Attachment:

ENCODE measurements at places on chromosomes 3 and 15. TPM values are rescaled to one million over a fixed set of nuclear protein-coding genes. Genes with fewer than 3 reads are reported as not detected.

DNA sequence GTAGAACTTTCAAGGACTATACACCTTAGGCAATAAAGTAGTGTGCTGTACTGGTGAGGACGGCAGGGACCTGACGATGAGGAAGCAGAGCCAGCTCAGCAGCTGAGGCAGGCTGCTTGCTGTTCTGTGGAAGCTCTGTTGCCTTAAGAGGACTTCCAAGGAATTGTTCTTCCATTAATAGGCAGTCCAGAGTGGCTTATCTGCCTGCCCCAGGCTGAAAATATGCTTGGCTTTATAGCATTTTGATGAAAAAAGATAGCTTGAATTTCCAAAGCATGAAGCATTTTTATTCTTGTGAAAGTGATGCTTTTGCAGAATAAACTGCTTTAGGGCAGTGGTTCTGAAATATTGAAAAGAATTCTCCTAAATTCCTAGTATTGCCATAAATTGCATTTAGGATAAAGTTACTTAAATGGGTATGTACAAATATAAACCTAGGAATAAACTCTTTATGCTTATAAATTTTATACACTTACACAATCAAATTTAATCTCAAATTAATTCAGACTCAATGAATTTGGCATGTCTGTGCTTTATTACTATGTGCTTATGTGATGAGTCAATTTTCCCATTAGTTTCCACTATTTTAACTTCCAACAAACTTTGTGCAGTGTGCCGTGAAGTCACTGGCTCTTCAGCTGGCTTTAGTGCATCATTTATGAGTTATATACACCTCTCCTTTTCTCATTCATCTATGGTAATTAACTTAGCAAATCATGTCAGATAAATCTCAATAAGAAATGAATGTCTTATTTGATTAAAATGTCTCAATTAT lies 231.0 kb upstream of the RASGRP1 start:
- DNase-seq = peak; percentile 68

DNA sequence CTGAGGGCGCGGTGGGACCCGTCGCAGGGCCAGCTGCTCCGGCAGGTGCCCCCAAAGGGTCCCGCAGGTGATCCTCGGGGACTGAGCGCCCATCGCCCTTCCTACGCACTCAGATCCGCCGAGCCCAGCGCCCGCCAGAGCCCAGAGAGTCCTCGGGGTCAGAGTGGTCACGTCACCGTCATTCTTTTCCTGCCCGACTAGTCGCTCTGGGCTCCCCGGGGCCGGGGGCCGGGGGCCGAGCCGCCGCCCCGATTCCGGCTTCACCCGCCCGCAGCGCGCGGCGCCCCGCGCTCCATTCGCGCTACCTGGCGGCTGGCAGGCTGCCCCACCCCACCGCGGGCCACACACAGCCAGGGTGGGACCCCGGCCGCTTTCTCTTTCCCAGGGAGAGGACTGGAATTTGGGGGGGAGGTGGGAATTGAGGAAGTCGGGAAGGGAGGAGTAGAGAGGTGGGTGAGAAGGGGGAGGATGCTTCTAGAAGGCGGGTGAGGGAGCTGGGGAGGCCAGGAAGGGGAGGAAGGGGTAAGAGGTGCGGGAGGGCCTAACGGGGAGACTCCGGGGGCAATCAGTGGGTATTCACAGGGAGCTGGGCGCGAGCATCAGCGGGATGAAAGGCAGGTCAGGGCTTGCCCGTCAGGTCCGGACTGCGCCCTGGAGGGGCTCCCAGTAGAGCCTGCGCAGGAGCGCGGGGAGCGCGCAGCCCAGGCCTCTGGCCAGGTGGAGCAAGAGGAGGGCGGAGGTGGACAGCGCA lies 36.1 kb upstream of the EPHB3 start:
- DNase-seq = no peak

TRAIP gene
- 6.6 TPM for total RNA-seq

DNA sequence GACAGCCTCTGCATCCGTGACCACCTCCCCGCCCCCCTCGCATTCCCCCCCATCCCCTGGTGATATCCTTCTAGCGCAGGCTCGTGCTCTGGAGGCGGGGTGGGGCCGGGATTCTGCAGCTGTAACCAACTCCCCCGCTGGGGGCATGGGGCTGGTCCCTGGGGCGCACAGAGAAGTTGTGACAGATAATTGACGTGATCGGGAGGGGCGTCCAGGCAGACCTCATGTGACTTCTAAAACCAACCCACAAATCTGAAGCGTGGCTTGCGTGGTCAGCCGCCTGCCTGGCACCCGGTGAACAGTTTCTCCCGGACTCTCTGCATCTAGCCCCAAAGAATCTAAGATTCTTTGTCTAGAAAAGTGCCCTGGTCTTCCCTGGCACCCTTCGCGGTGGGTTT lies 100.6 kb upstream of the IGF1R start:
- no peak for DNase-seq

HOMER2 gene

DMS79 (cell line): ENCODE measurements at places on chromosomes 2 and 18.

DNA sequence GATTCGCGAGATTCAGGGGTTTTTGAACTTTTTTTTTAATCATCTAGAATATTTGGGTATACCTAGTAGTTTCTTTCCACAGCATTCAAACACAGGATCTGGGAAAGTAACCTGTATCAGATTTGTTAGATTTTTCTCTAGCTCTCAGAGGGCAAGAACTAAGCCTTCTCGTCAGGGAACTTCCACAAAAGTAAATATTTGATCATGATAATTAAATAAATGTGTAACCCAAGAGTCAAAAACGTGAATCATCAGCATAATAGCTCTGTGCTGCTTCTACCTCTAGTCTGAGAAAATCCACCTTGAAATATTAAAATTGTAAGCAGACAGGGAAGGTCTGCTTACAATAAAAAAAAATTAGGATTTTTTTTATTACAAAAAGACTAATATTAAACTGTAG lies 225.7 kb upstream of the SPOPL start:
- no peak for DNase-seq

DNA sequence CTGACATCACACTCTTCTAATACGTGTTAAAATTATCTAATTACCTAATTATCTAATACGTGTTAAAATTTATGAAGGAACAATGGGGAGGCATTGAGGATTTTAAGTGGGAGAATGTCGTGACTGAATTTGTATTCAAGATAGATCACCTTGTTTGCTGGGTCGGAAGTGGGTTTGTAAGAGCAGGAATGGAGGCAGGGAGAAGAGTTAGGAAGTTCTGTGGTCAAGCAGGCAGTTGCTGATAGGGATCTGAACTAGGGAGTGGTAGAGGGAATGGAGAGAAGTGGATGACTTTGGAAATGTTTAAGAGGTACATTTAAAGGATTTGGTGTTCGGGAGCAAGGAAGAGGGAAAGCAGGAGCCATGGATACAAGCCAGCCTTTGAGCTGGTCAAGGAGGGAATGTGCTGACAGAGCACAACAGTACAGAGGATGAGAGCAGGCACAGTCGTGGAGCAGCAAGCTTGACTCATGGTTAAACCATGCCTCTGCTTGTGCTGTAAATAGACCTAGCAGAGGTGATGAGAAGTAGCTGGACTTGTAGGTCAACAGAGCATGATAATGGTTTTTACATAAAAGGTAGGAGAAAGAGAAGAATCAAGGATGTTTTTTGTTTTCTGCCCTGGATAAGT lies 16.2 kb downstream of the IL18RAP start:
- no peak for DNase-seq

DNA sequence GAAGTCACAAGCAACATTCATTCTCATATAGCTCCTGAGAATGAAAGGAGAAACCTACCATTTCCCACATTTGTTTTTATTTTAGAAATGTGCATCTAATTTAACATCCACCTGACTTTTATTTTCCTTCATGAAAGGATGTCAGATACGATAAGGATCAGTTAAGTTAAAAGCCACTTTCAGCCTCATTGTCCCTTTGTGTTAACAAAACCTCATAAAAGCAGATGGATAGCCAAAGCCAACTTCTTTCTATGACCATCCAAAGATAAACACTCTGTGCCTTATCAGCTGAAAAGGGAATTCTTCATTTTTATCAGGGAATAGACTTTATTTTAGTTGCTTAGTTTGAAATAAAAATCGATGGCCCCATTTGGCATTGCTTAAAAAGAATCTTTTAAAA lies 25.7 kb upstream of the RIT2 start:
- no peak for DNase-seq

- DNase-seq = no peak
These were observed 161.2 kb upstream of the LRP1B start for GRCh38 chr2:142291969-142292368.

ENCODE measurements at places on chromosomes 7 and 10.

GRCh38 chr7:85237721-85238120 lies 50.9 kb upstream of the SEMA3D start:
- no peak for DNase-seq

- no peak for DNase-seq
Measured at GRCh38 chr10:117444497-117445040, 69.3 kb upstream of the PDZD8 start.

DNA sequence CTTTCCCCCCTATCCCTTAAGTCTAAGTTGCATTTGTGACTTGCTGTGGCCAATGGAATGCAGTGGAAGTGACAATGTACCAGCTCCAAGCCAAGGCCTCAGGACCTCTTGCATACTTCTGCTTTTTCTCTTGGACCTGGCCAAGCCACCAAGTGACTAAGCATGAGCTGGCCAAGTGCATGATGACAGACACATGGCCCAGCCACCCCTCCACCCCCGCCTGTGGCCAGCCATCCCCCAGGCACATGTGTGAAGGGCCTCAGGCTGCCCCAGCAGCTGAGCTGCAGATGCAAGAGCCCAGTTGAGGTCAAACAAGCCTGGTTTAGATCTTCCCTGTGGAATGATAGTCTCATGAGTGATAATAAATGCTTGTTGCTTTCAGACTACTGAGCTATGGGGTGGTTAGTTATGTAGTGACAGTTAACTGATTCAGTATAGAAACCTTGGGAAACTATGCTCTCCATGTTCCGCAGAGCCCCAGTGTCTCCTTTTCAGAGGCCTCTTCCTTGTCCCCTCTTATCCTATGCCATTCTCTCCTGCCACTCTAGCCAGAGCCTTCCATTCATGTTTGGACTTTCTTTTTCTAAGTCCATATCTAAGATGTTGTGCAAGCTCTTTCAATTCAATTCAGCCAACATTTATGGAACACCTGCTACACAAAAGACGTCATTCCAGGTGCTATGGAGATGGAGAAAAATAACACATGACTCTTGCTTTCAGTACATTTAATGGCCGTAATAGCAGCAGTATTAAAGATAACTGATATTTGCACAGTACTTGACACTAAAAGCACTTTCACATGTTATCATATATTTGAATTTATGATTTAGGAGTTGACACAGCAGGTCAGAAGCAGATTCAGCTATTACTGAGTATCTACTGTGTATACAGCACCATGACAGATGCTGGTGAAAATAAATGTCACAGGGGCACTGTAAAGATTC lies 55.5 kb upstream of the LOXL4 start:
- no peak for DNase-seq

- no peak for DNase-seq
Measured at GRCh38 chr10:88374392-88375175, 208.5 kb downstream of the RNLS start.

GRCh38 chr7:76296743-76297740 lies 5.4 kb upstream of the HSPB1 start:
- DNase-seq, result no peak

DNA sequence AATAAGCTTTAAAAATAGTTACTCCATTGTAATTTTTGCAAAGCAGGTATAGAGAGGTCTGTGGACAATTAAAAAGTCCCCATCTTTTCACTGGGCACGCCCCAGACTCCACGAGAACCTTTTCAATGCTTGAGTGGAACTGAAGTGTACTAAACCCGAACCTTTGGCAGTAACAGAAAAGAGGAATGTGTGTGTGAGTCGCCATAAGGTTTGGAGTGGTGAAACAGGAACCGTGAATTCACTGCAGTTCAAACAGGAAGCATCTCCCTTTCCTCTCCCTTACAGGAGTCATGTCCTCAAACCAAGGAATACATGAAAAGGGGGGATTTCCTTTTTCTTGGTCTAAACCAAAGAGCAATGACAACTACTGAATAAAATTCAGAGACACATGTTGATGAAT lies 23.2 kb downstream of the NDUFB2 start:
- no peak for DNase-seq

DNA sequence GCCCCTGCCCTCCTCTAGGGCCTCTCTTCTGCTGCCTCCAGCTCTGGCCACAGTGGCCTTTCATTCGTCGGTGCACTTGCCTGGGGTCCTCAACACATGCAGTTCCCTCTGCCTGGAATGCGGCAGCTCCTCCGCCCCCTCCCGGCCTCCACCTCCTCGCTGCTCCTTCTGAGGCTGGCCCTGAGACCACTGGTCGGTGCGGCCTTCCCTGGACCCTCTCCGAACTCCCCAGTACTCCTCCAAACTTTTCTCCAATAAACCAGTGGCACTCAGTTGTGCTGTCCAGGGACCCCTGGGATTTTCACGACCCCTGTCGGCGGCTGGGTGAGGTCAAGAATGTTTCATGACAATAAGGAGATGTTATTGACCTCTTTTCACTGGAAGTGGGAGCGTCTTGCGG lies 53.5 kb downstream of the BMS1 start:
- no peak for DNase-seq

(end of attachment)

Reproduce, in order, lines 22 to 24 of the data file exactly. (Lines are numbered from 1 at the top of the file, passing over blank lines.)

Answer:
- no peak for DNase-seq

- no peak for DNase-seq
Measured at GRCh38 chr10:117444497-117445040, 69.3 kb upstream of the PDZD8 start.